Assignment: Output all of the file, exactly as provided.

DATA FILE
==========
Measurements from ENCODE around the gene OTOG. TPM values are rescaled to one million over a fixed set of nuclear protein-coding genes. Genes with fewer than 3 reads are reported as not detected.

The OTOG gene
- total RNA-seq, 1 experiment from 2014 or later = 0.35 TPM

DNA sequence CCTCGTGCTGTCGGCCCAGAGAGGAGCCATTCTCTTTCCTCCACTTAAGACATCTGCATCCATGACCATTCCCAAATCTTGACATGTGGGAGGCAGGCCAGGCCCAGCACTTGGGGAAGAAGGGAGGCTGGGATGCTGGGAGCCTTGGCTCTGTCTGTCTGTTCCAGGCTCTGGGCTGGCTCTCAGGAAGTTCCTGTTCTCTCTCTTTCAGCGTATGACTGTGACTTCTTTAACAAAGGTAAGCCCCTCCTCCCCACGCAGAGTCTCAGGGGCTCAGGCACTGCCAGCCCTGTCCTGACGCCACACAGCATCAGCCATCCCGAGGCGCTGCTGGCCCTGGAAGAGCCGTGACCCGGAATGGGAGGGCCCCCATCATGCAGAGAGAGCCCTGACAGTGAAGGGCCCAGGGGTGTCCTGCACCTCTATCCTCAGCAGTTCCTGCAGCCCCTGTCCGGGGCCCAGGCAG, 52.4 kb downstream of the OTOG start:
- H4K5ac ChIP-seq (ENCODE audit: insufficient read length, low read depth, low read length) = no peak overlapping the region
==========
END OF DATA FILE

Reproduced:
Measurements from ENCODE around the gene OTOG. TPM values are rescaled to one million over a fixed set of nuclear protein-coding genes. Genes with fewer than 3 reads are reported as not detected.

The OTOG gene
- total RNA-seq, 1 experiment from 2014 or later = 0.35 TPM

DNA sequence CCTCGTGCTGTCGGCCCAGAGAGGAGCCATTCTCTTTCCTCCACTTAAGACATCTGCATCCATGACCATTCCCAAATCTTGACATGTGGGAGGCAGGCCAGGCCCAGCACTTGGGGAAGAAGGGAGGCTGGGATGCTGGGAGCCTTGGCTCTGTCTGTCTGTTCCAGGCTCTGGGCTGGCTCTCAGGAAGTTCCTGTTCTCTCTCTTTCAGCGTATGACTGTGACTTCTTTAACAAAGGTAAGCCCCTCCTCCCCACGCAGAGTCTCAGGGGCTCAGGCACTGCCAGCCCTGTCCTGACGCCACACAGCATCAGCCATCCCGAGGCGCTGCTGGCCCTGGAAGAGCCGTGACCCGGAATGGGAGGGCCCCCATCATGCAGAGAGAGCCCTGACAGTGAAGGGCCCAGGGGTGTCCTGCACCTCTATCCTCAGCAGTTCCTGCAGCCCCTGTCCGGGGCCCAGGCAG, 52.4 kb downstream of the OTOG start:
- H4K5ac ChIP-seq (ENCODE audit: insufficient read length, low read depth, low read length) = no peak overlapping the region